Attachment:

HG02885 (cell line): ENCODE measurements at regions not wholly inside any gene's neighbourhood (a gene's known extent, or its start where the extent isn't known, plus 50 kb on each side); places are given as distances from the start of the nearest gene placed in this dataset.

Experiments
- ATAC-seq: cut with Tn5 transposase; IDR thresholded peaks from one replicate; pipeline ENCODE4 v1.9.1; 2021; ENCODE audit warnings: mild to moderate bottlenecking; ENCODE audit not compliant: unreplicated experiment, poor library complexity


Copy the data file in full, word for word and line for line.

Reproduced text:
HG02885 (cell line): ENCODE measurements at regions not wholly inside any gene's neighbourhood (a gene's known extent, or its start where the extent isn't known, plus 50 kb on each side); places are given as distances from the start of the nearest gene placed in this dataset.

Experiments
- ATAC-seq: cut with Tn5 transposase; IDR thresholded peaks from one replicate; pipeline ENCODE4 v1.9.1; 2021; ENCODE audit warnings: mild to moderate bottlenecking; ENCODE audit not compliant: unreplicated experiment, poor library complexity